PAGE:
04 February 2011
After this amazing experience, I decided to return the warm reception with an activity that would make the children aware of their right to communicate, and in some way make them realize the importance of their active participation in the development of Guinea-Bissau.
Maria Rehder (centre) is a Brazilian UN Volunteer working as Communications and Advocacy Officer with the United Nations Resident Coordinator Office in Guinea-Bissau. Here she is surrounded by some of the children who participated in the production of the 'Journal Mural'. (UNV)

Bissau, Guinea-Bissau: Every child has its rights. This is the name of the first Journal Mural (Wall Paper) created by more than 50 children that live in the Tchada community in Bissau, the capital of Guinea-Bissau. This activity was promoted by me, a Brazilian UN Volunteer, on a Saturday morning, two weeks after my arrival in the country where I volunteer as a UNV Communications and Advocacy Officer in the Resident Coordinator Office of the United Nations System in the country.

This volunteering initiative was to thank the Guinean children who live in my street for the lovely reception they organized for my Birthday, which was three days after my arrival in the country.

I have no words to express how I felt that night. When I got home from work around 7pm, I was greeted by a huge group of kids singing Brazilian songs and Happy Birthday to me. It was dark because most Guineans don’t have access to electricity. Guinea-Bissau is in a post-conflict situation, and many of the major social and health indicators reflect the country’s under-development and the existence of widespread poverty.

I should say that the children’s initiative was the result of a well-functioning 'buddy system' of the United Nations Volunteers (UNV) programme in Guinea-Bissau. Ricardo Amaro, another Brazilian UN Volunteer who arrived in the country seven months before me, had built a trustful relationship with the community in the area where he lives in Bissau.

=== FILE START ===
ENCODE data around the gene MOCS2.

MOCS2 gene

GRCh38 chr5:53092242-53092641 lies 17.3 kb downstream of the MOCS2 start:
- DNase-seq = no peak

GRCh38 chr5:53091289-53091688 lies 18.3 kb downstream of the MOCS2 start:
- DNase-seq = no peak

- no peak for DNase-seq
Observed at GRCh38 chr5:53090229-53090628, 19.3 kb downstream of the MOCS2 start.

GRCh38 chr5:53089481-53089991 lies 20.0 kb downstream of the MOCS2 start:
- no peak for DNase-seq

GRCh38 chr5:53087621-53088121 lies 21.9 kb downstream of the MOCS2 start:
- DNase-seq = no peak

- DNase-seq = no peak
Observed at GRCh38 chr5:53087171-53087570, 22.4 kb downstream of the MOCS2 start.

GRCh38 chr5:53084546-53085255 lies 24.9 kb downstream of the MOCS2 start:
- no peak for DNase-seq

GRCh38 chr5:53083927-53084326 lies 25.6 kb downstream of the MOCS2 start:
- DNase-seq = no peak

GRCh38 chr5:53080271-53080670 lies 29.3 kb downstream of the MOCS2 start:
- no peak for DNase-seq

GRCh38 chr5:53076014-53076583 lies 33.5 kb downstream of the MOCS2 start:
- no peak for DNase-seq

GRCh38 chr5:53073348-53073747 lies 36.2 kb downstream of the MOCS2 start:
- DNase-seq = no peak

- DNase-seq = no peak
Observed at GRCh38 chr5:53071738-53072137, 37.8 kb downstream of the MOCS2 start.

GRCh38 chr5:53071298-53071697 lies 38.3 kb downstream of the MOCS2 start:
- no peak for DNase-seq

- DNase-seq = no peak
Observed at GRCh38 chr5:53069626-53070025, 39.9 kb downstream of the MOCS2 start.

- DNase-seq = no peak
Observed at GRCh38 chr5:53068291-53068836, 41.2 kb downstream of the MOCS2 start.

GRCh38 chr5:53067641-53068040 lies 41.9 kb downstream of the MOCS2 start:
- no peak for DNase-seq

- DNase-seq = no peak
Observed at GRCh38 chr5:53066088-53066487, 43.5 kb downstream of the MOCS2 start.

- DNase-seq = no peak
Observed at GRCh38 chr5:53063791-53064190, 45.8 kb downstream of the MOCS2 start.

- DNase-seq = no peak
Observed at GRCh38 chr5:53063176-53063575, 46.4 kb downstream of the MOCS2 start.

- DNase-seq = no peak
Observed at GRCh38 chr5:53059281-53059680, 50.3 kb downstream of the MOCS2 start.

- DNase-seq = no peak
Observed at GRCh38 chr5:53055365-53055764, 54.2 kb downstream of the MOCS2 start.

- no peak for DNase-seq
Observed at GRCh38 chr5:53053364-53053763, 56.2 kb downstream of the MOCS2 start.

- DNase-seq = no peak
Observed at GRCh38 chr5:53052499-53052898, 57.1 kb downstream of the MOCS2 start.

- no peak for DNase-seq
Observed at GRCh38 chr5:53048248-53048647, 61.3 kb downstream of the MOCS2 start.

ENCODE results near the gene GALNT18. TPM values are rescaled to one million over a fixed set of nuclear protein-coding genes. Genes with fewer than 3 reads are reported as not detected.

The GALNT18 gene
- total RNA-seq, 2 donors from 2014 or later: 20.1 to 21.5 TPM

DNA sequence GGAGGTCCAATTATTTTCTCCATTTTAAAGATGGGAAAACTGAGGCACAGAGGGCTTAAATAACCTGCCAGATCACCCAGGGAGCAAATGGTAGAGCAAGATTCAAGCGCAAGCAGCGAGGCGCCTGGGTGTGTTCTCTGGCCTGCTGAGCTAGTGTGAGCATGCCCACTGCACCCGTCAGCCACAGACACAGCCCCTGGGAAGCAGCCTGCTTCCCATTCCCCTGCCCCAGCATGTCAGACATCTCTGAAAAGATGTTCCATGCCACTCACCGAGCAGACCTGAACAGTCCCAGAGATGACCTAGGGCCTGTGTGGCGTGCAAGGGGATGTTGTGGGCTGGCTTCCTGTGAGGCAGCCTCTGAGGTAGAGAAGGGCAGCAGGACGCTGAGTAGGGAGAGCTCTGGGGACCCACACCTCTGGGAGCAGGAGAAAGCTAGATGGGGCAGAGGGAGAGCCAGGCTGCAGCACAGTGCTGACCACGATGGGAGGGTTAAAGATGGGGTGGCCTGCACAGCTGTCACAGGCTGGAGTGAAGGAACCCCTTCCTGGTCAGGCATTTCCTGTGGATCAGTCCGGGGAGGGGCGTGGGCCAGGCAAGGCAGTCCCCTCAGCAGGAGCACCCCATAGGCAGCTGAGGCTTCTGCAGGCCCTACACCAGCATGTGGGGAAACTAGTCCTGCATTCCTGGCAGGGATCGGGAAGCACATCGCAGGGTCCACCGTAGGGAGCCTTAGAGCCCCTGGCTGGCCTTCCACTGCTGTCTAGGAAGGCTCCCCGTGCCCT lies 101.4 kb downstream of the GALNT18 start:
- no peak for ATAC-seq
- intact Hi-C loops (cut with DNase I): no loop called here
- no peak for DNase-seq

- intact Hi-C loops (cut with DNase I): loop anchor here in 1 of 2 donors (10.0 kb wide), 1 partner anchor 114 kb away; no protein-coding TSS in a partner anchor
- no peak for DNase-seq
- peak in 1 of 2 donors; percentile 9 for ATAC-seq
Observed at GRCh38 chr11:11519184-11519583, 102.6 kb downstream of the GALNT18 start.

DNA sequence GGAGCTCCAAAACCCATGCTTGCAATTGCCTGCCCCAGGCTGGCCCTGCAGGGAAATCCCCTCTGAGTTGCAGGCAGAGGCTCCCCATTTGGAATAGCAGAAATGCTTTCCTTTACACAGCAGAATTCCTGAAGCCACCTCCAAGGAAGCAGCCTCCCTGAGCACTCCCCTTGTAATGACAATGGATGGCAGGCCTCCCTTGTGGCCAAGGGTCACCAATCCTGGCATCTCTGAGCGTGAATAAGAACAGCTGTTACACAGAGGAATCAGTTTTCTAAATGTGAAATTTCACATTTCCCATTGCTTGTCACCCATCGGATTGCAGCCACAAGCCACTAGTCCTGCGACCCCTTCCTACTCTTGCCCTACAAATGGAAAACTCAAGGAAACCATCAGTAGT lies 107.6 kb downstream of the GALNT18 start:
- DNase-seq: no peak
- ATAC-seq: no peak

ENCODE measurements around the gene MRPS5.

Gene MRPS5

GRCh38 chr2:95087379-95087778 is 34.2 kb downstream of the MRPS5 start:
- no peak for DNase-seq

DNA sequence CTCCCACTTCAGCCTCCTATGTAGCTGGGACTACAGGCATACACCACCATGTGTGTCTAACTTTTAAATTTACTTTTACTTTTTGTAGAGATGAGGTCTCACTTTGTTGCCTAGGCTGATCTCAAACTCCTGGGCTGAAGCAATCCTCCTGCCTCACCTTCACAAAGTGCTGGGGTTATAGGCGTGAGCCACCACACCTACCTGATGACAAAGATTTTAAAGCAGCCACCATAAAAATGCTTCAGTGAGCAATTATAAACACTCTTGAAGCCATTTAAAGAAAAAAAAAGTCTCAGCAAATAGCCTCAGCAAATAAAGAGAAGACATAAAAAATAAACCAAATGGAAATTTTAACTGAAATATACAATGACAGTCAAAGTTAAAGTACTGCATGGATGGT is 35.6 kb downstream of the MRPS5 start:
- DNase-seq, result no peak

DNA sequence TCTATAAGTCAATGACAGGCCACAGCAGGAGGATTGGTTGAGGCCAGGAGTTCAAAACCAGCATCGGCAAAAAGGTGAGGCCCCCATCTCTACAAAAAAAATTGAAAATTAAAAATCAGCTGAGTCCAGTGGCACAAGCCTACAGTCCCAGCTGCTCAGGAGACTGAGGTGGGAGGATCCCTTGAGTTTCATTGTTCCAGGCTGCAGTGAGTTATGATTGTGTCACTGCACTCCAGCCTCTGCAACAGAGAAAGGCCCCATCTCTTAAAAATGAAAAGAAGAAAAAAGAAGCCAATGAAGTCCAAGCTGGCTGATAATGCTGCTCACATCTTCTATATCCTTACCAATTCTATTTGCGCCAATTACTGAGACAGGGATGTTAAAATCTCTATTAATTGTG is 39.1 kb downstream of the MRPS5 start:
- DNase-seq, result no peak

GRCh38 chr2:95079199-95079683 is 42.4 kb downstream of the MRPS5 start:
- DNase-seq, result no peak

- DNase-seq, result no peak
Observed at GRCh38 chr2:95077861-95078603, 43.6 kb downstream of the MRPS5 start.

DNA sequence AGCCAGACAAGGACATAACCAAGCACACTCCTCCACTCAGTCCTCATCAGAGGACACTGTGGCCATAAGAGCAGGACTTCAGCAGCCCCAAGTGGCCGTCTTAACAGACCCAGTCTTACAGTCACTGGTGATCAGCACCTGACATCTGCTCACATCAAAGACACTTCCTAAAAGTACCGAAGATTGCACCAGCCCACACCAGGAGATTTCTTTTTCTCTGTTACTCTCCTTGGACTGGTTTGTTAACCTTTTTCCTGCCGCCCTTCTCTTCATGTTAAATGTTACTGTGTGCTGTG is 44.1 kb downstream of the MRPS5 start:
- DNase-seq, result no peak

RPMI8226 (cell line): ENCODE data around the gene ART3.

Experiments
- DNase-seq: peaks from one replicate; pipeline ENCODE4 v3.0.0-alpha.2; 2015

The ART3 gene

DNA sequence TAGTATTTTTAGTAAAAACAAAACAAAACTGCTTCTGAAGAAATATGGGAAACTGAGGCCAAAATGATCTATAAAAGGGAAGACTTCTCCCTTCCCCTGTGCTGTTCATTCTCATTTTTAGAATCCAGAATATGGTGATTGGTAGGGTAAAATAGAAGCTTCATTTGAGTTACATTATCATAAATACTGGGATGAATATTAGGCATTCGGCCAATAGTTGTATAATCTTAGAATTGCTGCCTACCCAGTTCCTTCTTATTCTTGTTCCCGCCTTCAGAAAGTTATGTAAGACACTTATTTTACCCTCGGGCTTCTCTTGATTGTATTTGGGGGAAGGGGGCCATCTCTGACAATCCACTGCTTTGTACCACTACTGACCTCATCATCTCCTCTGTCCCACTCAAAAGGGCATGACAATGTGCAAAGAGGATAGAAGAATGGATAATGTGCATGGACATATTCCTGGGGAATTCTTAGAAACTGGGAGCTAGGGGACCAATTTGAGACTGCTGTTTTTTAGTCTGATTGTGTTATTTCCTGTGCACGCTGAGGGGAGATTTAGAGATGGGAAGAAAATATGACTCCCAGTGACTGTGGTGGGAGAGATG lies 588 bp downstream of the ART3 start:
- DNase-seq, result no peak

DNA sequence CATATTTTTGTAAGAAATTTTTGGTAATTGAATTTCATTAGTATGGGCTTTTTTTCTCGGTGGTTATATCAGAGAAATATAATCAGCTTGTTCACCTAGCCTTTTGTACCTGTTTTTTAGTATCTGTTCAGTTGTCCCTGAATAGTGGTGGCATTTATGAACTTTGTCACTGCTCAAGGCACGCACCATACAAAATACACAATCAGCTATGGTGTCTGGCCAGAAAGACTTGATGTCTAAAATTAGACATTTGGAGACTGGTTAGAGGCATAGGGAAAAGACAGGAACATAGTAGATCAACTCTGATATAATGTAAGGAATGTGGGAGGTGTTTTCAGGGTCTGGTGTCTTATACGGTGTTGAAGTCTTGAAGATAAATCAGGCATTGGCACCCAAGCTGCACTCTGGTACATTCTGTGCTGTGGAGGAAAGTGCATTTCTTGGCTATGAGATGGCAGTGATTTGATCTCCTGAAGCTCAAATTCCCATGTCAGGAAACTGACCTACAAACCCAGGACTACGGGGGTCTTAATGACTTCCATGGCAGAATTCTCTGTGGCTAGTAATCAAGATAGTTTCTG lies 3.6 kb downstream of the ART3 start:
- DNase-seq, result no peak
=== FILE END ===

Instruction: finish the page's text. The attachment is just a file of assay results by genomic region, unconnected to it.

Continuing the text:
So when I arrived, besides giving me integration tips, he kindly introduced me into Guinean culture and also into the Tchada community.

After this amazing experience, I decided to return the warm reception with an activity, carried out with Ricardo’s help, that would make the children aware of their right to communicate, and in some way make them realize the importance of their active participation in the development of Guinea-Bissau.

By applying the concept of educommunication*, more than 50 children living in the Tchada community were motivated on that Saturday morning to work together and produce a Journal Mural to be exhibited on a tree in their street.

The objective of this activity was not only the final product of the Journal Mural, but most importantly to create a group environment where all the children could be free to express themselves and reflect on their ability to communicate. With a few pencils and some paper, I started to talk about rights, environment, education and development, issues related to the achievement of the Millennium Development Goals (MDGs).

After a while they felt motivated by the themes being discussed and started to express themselves about children’s rights. The younger children drew, and the older ones carried out interviews and wrote small texts. Some of them created the design for the Journal Mural.

At the end, they were very proud to have created their first communication product and to be able to show it to their community. But more importantly, at least during those few hours they exercised their basic right to communicate, they learned the notion of children’s rights and hopefully to stand for their rights on a daily basis. And I was convinced that volunteerism for development in Guinea-Bissau is really worthwhile.

*Educommunication is a way to make citizens aware of their capacity as agents of communication through the acknowledgement and exercise of their universal right to expression. As educommunication is education and communication in one word, educommunicators communicate and educate about what they learn. This helps achieve greater comprehension and better interpretation of the issue, especially among children.

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